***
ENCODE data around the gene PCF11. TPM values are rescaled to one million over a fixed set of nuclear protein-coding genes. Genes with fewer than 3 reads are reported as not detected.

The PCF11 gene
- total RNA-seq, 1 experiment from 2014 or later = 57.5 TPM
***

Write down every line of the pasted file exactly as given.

ENCODE data around the gene PCF11. TPM values are rescaled to one million over a fixed set of nuclear protein-coding genes. Genes with fewer than 3 reads are reported as not detected.

The PCF11 gene
- total RNA-seq, 1 experiment from 2014 or later = 57.5 TPM